Home No-Code, Large Scale Deployments, and Multimodal Approaches Will Define NLP in 2022

No-Code, Large Scale Deployments, and Multimodal Approaches Will Define NLP in 2022

NLP at a glance

When most people think of natural language processing (NLP), voice assistants like Alexa and Siri come to mind. While human and machine interaction has come a long way, it’s just scratching the surface of what technology can do. In fact, the most impactful use of NLP doesn’t involve speech at all. 

But let’s start by defining NLP. The technology is a subset of artificial intelligence (AI) and machine learning (ML) that focuses on enabling computers to process and understand human language. While speech is part of it, the most impactful progress in NLP lies in its ability to analyze written text. 

As such, NLP is happening largely behind the scenes. But people are interacting with it more than they know. From hospitals to financial services, to law offices, NLP is powering a good amount of the reading, writing, and data analysis used to administer these services. Even as a young technology, it’s made its mark in the enterprise over the last several years.

What’s next for NLP

All signs point to this growth continuing. Even in the thick of the global pandemic, NLP spending was on the rise, while general IT spending took a hit. Investments in NLP have continued on that trajectory this year. According to a recent industry survey, 93% of Tech Leaders indicated their NLP budgets grew by at least 10-30% compared to 2020. 

2021 was a promising year for NLP. Use cases have helped users with everything from identifying fake news and toxic content online, to helping speed up clinical trials through better candidate selection. Even beyond healthcare and media, NLP is proving its worth across industries. 

But there are several factors that can take this growth to the next level in 2022. No-code software, advances in large-scale deployments, and multimodal approaches to NLP will significantly contribute to its growth in the coming year. Here’s why:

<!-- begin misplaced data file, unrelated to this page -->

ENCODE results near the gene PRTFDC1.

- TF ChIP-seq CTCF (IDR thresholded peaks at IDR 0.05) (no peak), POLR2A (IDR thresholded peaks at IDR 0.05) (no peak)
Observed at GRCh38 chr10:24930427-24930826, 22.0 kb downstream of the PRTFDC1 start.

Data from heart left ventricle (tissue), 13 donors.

Low-code is great

Low-code requires little to no expertise in coding to build an application. Not surprisingly, low-code solutions had a moment last year. Simplifying NLP is a surefire way to guarantee continued growth in the field. It enables practitioners of all skill levels to use the technology. To summarize, running many of the most complex deep learning models can now be reduced to a single line of Python code. 

For NLP novices, this lowers the barrier to entry. Having a formal education and hands-on experience with foundational NLP, deep learning, and transfer learning libraries used to be a prerequisite. Now, anyone can get started with just a basic understanding of the technology. 

This isn’t just valuable for those new to the field. For data scientists, the simplification enables a level of automation that empowers them to focus on more important work. This will become increasingly important as the AI talent shortage persists. Low-code solutions have benefits across the board, and fortunately, we’re seeing more of them each day.

No-code AI becomes a reality

In 2022, we’ll build upon the low-code trend with no-code software. This will make AI and ML more approachable for anyone. By putting more power in the hands of domain experts, you eliminate the need for a data scientist, democratizing NLP even further. We’re already seeing this start to play out. 

Consider building a website, for example. What once required coding competency can now largely be done by a graphic designer. This is how no-code will trickle down to users outside of the programmer title. It will also help refine NLP for specific business use cases. After all, if you’re building healthcare AI models to detect COVID-19 in a lung X-Ray, you want a doctor to weigh-in more than a data scientist.

The shift of importance from data scientist to domain expert will be gradual, but we’ll see a lot more easily applied no-code options to facilitate this in the coming year. This is similar to the difference between paying programmers to write code and having Excel. No-code is built for a different set of non-technical users. Finally, there is a class of tools that make it possible for them to get acquainted with NLP.